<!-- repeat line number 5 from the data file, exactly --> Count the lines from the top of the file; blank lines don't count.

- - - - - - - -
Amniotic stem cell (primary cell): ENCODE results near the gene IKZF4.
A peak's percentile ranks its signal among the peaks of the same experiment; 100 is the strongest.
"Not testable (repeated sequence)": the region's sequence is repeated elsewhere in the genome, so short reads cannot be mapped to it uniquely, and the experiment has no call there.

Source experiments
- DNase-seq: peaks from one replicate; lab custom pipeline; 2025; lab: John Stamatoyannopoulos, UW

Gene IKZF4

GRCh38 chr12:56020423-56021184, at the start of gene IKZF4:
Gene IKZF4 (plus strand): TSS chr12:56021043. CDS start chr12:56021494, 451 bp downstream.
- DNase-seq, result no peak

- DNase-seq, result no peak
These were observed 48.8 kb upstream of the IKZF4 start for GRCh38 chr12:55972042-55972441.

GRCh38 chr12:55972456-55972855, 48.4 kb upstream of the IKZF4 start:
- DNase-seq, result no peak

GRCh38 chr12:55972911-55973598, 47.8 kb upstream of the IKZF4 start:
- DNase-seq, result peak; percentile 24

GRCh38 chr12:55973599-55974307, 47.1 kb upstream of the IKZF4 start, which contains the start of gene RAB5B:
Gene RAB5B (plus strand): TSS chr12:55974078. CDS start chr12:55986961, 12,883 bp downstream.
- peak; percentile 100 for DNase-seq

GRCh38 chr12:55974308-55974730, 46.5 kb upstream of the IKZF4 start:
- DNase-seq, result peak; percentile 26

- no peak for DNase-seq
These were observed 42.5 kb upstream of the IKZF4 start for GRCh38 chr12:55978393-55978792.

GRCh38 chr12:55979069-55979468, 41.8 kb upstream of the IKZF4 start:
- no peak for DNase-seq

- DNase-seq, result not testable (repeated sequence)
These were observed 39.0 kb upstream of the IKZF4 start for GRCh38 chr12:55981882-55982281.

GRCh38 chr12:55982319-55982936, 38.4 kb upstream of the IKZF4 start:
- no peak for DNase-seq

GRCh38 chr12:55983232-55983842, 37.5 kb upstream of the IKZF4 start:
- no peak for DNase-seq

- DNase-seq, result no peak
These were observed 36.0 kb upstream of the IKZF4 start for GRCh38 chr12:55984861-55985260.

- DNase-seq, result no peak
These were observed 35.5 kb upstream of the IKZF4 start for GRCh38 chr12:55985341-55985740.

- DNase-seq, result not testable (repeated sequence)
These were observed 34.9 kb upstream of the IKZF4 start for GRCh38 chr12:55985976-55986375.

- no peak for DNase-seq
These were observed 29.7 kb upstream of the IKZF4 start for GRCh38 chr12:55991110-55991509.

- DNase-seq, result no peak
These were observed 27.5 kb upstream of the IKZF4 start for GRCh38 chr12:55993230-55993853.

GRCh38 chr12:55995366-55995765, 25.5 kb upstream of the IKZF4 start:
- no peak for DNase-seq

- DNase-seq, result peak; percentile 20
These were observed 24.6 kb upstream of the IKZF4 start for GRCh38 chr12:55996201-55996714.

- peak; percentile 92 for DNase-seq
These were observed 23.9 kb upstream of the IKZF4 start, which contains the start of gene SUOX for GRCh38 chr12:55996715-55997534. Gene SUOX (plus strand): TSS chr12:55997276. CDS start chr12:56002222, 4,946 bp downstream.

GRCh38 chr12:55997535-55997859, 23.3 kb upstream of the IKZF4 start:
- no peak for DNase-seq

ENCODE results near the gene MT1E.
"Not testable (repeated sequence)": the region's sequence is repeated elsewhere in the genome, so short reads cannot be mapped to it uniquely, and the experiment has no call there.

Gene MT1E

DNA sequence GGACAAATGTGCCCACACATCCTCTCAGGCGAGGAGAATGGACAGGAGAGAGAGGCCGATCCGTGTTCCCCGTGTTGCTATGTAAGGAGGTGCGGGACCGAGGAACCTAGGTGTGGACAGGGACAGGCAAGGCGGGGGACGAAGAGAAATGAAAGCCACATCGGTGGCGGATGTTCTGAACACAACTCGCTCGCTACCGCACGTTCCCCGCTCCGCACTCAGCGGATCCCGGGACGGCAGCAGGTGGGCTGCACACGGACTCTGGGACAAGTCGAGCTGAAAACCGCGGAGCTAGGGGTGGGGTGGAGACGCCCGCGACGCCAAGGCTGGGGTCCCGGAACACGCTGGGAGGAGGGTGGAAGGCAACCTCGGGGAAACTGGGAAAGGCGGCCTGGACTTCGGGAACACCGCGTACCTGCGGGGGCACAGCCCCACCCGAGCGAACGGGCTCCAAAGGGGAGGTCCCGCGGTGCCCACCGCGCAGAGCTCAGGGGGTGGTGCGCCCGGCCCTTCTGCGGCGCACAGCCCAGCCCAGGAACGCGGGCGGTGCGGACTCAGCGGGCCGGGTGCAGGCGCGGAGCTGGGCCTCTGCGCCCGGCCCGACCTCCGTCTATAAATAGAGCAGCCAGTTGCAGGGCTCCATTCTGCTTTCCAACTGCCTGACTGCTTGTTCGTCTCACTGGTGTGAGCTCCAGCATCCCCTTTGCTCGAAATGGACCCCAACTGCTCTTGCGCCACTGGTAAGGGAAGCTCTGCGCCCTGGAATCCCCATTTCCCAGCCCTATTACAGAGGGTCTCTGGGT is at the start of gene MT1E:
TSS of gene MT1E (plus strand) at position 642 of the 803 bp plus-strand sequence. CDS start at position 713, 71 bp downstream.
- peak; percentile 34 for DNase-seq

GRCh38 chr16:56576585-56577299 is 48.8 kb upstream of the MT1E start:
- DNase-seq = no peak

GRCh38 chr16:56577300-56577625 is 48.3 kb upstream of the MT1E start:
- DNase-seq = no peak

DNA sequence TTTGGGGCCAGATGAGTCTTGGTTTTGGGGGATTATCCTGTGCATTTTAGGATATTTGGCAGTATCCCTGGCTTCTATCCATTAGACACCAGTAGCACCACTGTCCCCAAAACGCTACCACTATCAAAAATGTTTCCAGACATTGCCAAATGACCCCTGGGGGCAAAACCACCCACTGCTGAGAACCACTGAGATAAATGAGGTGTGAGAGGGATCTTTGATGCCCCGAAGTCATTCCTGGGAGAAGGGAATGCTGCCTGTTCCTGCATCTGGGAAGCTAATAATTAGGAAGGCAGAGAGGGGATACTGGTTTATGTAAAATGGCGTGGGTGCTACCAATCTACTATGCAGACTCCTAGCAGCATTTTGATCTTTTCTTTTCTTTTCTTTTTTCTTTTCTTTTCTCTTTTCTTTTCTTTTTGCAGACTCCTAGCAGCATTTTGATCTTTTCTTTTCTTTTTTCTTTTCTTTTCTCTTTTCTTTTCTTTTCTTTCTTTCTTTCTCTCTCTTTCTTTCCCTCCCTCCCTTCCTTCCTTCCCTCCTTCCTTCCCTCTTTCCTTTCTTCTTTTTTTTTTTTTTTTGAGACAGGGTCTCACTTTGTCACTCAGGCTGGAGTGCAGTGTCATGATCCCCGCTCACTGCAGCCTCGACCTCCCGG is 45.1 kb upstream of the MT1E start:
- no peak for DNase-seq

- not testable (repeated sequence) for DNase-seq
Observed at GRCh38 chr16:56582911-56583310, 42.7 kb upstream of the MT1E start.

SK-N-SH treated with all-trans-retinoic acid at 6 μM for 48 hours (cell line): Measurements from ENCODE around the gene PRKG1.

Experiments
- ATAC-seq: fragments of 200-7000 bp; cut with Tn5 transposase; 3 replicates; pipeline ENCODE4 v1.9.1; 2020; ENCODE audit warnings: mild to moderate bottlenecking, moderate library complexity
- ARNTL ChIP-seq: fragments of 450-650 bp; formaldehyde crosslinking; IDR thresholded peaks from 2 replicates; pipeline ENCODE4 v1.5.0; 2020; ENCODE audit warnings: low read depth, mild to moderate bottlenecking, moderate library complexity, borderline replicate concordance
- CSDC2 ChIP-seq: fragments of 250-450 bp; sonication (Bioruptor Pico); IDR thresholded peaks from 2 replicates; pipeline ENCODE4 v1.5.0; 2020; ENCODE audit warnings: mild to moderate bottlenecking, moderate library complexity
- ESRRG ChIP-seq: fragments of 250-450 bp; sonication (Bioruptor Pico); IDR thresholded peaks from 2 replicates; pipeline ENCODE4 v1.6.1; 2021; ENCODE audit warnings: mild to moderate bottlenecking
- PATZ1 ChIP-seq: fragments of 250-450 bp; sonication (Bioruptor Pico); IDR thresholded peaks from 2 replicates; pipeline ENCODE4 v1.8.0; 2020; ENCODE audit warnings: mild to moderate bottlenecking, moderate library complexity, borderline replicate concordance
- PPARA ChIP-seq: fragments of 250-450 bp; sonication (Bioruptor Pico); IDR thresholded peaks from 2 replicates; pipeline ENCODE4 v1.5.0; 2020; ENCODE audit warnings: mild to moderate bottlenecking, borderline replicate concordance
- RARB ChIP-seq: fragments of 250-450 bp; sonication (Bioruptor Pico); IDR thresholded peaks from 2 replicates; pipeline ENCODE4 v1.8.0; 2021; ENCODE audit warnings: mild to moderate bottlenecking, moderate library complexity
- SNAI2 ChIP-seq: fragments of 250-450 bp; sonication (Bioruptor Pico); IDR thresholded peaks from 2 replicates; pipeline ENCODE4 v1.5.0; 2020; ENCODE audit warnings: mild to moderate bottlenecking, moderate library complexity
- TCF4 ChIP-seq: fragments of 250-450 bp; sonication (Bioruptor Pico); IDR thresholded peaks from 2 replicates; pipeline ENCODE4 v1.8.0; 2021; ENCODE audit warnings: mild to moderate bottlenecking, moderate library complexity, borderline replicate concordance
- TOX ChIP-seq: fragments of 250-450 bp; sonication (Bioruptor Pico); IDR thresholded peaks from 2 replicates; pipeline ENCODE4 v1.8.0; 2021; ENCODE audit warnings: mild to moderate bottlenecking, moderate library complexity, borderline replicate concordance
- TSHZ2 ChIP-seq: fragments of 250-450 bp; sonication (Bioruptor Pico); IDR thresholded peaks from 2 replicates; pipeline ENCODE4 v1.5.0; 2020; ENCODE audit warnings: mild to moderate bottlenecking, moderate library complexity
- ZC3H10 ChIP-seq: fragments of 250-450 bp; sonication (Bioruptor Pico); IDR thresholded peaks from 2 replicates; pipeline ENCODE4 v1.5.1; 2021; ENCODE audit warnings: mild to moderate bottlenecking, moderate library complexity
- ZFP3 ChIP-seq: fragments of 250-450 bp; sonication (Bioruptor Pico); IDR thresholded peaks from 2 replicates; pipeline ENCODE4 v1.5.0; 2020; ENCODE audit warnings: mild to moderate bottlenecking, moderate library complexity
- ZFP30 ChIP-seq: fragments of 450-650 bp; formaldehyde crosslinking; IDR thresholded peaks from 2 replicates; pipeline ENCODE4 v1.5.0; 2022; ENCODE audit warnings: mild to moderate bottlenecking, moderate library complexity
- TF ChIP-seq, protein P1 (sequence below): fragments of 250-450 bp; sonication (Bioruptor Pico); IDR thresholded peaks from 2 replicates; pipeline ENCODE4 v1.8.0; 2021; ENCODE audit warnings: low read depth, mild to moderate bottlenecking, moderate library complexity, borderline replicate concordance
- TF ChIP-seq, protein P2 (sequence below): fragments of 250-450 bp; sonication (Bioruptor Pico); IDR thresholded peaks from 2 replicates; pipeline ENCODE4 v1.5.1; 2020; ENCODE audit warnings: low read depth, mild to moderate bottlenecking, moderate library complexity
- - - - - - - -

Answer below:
- DNase-seq: peaks from one replicate; lab custom pipeline; 2025; lab: John Stamatoyannopoulos, UW